.- Federal lawmakers, archdiocesan representatives and leaders of companies and non-profit organizations came together at a Philadelphia forum to publicly support religious liberty from governmental threats.
“What brought us all here today is so much bigger than a single piece of legislation or a political party; it is about protecting Americans’ First Amendment right to religious freedom,” said Rep. Diane Black (R-Tenn.).
“Every American – religious or otherwise – has something to lose if this administration prevails in their efforts to infringe upon a basic Constitutional right.”
The June 21 forum was held during the 2013 Fortnight for Freedom, a two-week period in which the U.S. bishops have asked Americans of all faiths to engage in prayer, education and action to defend religious freedom both at home and abroad.
Joining Rep. Black at the event were Congressmen Joe Pitts (R- Pa.) and Chris Smith (R- N.J.). Francis Maier, senior advisor to Philadelphia Archbishop Charles J. Chaput, also spoke at the forum, along with Penny Nance of the Concerned Women of America and Michael Geer of the Pennsylvania Family Institute.
They were joined by Anthony Hahn, CEO of Conestoga Wood Specialties of East Earl, Pa., which is currently fighting in court to protect its First Amendment religious freedoms from the demands of the controversial federal contraception mandate.
The mandate – issued by the Department of Health and Human Services – requires employers to offer health insurance plans covering a full range of abortion and contraception, even if doing so violates their religious convictions.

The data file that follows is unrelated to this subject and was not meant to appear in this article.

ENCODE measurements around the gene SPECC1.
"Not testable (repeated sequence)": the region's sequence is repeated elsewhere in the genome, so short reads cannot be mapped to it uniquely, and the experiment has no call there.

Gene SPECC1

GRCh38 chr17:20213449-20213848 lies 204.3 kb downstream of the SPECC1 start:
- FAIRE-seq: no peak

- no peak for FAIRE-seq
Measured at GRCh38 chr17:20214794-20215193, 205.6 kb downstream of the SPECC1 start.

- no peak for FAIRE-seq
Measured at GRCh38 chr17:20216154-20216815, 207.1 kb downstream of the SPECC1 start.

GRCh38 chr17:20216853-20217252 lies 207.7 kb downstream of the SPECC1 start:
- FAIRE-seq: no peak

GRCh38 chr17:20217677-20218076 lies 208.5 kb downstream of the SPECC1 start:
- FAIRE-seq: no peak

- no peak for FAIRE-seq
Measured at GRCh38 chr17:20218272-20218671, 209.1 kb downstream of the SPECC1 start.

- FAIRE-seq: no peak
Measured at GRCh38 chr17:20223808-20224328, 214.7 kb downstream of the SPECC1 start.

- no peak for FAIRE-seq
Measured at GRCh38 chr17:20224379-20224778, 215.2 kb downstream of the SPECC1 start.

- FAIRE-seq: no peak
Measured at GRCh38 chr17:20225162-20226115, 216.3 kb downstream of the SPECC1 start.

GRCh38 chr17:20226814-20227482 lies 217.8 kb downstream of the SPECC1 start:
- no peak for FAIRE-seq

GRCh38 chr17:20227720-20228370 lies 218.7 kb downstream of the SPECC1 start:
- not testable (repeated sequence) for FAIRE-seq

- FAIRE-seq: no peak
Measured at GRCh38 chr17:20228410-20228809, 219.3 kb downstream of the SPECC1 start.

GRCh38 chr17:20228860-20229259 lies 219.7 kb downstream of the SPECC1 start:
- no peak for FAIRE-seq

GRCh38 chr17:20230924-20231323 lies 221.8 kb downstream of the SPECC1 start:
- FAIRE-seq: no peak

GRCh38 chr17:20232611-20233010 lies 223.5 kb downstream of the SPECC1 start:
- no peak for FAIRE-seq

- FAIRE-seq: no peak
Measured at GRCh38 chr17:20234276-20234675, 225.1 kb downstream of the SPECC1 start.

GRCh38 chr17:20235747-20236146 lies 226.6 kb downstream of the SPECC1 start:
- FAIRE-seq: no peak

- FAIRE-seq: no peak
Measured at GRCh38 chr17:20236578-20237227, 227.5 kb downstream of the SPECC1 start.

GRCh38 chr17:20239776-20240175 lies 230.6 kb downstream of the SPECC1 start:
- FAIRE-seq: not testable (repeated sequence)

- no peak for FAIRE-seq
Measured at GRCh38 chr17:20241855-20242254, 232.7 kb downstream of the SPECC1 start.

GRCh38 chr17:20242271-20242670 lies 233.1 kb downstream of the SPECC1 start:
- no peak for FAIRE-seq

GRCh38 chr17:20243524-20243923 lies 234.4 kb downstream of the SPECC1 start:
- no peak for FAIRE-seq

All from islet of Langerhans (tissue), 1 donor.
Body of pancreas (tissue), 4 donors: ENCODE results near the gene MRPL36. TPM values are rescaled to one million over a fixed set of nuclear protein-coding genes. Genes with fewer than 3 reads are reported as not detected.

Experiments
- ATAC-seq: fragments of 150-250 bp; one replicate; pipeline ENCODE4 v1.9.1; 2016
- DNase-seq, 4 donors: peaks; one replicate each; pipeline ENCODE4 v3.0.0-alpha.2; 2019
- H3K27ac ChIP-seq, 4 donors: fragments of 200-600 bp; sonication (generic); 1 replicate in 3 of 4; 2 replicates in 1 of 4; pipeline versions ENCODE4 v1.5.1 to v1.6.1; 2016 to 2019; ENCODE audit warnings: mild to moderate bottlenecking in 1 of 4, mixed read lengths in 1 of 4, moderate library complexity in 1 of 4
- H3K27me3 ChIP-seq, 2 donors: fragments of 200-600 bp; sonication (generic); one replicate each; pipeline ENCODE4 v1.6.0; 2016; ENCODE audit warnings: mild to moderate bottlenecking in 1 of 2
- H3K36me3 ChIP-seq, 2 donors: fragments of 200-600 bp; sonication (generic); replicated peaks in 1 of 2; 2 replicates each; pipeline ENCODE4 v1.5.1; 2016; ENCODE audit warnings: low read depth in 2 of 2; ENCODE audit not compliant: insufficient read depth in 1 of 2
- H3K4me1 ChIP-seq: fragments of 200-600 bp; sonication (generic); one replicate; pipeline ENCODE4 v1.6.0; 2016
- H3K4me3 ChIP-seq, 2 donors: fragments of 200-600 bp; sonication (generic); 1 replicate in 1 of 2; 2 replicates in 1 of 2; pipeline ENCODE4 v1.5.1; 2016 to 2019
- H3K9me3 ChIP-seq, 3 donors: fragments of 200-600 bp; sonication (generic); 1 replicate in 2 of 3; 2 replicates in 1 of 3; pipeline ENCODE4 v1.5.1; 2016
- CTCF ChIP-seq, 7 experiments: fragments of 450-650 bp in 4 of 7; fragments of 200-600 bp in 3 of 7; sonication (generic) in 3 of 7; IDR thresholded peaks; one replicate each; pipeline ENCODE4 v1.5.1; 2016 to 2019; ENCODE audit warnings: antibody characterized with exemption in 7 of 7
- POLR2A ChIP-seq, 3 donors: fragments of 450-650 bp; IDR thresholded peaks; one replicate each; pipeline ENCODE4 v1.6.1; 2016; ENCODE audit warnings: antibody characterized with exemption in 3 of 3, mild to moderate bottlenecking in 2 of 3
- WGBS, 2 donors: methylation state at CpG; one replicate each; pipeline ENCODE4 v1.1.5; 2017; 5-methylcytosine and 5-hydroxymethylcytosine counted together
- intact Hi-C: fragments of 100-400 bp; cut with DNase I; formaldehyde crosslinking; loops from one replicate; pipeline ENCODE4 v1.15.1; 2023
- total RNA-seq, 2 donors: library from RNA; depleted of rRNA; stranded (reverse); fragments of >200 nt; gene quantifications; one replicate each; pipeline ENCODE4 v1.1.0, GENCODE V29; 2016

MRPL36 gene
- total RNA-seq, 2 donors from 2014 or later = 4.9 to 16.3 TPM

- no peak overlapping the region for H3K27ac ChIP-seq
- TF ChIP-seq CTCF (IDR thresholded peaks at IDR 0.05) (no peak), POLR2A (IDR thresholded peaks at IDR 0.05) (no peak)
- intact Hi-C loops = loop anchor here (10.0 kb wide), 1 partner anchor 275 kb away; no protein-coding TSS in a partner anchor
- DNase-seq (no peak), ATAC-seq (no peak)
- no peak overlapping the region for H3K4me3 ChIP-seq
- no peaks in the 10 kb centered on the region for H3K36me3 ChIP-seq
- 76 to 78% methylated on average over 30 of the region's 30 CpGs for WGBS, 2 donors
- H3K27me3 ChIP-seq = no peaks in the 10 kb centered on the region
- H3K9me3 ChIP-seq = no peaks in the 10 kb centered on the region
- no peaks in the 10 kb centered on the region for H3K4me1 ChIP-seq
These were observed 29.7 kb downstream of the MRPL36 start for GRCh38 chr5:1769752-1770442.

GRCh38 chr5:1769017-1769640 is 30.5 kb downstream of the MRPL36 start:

In their remarks, the speakers at the forum said that the mandate – which is the subject of lawsuits from more than 200 plaintiffs nationwide – poses a threat to religious liberty throughout the United States and to the rights of all Americans, regardless of whether they are people of faith.
“For some Americans, businesses like Hobby Lobby, Hercules Industries and Conestoga Wood Specialties, and the numerous Catholic charities, living out their faith will soon mean facing the very real possibility of shuttering their doors,” Black warned.
“But for all Americans the HHS mandate means a dangerous precedent that undermines our most basic founding principles that have made our nation a place where individuals can freely choose to practice or reject any religion without fear of persecution from their own government,” she said.
Speakers at the forum discussed the Health Care Conscience Rights Act, introduced in Congress to provide an exemption for those who cannot in good conscience abide by the HHS mandate.
Black said that the proposed bill would “protect the American people from this unprecedented violation of the First Amendment.”
Rep. Smith noted that the mandate also requires funding of drugs that are known to cause early abortions if a human embryo has already been created.
By forcing religious employers to violate their deeply held religious beliefs, he argued, the administration “demonstrates a reckless disregard for conscience rights.”
Congressman Pitts warned that the mandate violates constitutional protections that were purposely put in place by the creators of the American government.
“The Founding Fathers established a bill of rights because they knew that the government would always be tempted to abuse its power,” he said.
“The bureaucrats at HHS may feel that they know what is best for all Americans, but being an American means the freedom to decide on your own,” Pitts continued. “To let your convictions guide your life.”
Noting that he is neither Catholic nor Mennonite and does not personally share the beliefs of those faiths “about what is morally objectionable,” he stressed that he nonetheless does “believe in their right to live and worship according to their beliefs of their faiths.”